Nobody (2021) REVIEW
Nobody is an action thriller starring Bob Odenkirk (‘Breaking Bad’, ‘Better Call Saul’) who plays suburban father, Hutch Mansell. After failing to defend his family during a home invasion, Hutch reaches his wits end and releases his repressed, violent urges sustained from a shady, undisclosed past. During his rampage, he crosses paths with the son of a Russian gang leader which opens a thrilling can of worms as bone-crunching action, unlikely alliances and tense standoffs ensue.
Far From Generic
On the face, through promos and trailers for example, Nobody is your stereotypical action flick which seems to have no particularly unique points or characters to separate it from the pack. However, you would be wrong in assuming this as the film is far more than generic. Now the formulaic plot betrays this, but the balance of comedy, dark and light-hearted, the gritty realism of some of the action, and the overall tone separates the film from its stagnant competition.
In comparison to modern action thrillers such as John Wick (2014), Nobody is more realistic, and Mansell is a more relatable character given his suburban, middle class lifestyle. These two movies of course share the same raucous of action and violence, but Nobody actually shows Mansell struggling with his opposition. In John Wick, John is only ever truly injured by knives and bullets whereas Mansell is bombarded by heavy punches and manoeuvres which leave him worse for wear.
[some SPOILERS ahead]
Hutch Mansell – family man or outlaw?
The character of Hutch is an interesting concoction of family man and violent outlaw which is a great dynamic not always done justice in action films. The opening scene instils this outlaw aspect as Hutch sits in a police interview room visibly scraped and injured whereas the second scene, deduced as a flashback, serves as a contradiction. Here, we see a montage of Hutch’s monotonous, suburban family lifestyle before the fact. He holds a boring job as an auditor and keeps on missing the garbage truck. This last detail forms an imbalance that has become routine to suggest that mundane life is not suited to Hutch which supposedly leads to the arresting opening scene.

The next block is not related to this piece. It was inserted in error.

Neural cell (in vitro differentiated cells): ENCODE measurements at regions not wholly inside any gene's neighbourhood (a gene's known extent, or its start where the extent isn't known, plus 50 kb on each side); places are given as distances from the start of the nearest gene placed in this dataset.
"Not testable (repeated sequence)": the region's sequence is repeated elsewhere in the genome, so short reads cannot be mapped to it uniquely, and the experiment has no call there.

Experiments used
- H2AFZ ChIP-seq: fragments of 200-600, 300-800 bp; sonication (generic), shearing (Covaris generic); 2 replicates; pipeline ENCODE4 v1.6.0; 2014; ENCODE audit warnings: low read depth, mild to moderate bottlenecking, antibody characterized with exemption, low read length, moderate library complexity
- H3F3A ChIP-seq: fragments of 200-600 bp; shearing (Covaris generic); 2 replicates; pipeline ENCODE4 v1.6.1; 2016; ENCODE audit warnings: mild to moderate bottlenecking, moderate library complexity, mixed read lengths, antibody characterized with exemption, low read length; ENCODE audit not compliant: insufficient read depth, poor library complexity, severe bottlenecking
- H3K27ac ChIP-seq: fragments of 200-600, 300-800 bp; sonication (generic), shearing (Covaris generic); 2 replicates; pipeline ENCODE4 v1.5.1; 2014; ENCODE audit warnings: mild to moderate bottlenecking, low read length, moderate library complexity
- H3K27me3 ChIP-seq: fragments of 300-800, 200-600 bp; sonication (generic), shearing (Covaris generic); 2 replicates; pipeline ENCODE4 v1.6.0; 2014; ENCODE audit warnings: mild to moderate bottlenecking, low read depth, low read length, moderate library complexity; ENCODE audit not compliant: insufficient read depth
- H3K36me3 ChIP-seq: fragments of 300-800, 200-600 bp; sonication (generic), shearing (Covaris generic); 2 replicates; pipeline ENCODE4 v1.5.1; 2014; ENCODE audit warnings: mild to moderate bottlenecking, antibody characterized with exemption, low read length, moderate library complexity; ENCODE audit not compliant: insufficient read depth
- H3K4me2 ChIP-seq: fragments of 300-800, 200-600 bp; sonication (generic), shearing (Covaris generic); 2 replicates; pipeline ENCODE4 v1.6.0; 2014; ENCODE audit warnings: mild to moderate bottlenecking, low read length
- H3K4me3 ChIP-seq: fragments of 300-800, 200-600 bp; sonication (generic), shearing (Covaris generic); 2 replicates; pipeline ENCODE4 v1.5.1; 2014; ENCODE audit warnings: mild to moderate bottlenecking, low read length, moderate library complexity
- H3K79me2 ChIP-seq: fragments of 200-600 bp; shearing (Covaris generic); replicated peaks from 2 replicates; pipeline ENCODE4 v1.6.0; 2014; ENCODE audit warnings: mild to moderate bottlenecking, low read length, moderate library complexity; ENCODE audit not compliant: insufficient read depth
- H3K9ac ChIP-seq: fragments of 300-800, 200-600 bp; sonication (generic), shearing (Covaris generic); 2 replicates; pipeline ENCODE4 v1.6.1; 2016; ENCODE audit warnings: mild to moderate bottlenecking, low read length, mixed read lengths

Hutch’s family is the only pillar of stability in his chaotic world and his daughter’s loss of her keyring epitomises this as he searches for the culprits in merciless fashion only to find it was under his sofa the whole time. Therefore, it is clear that Hutch will do anything for family or at least after his rude awakening at the hands of the armed robbers.
Family is integral to the story as seen in the numerous side characters especially towards the end with Mansell’s father played by Christopher Lloyd (‘Back To The Future’) proving himself a formidable force contrary to his old age. One of the most surprising cameos in this film was in the form of Ansell’s brother played by veteran rapper/producer The RZA (from the Wu Tang Clan) who rallies with Hutch to combat the Russian mob. This unlikely trio may reunite and form the basis of a sequel film, which has not been announced yet.
From Better Call Saul to Nobody
Bob Odenkirk is a criminally underrated actor and gives an awesome performance as an action-man which could develop even further with a possible sequel. I have always admired Odenkirk which is evident in my numerous reviews of Better Call Saul and now he has branched out into action movies he has proven adaptability and versatility. From comedy acting to dramatic acting Odenkirk has performed strongly in multiple genres and delivers a perfect balance between seriousness and classiness which is what defines any likeable action star.
This film manages to evoke laughs and smiles at the most unpredictable yet well placed moments which is testament to the writers but also Odenkirk whose delivery and comedy background make for all the more impact. Odenkirk’s next major role will be in the final season of Better Call Saul next year which I have no doubt will buck the trend its parent show Breaking Bad set with its ending.
This film fulfils all of the expectations of its genre and does so in a tight 91 minute timeframe. The dialogue is snappy, short, and terse at times and the brutality and injuries sum up the dangerous universe of Hutch Mansell. The roles are written and performed with just the right amount of flair and nuance from Odenkirk in particular which make the movie stand out and catch the eye. The various visual effects, stunts and fight choreography were all of the highest order especially the latter which truly made us squirm and want to look away but inspired the opposite due to the tension, acrobatics, and intensity of the scenes (the bus brawl most strikingly).
I really enjoyed this film I feel it was the perfect action movie with the right amount of action, drama, tension, comedy, and complexity. The plot was easy to follow, and the protagonists were loveable and played their role in the story to a tee. Nobody is certainly not a cinematic ‘masterpiece’, but it never needed to be: it serves as a damn good action movie. I watched it with my family in my first cinema trip since last August if you can believe it! And it was a satisfying watch which I recommend you all get a glimpse as soon as possible.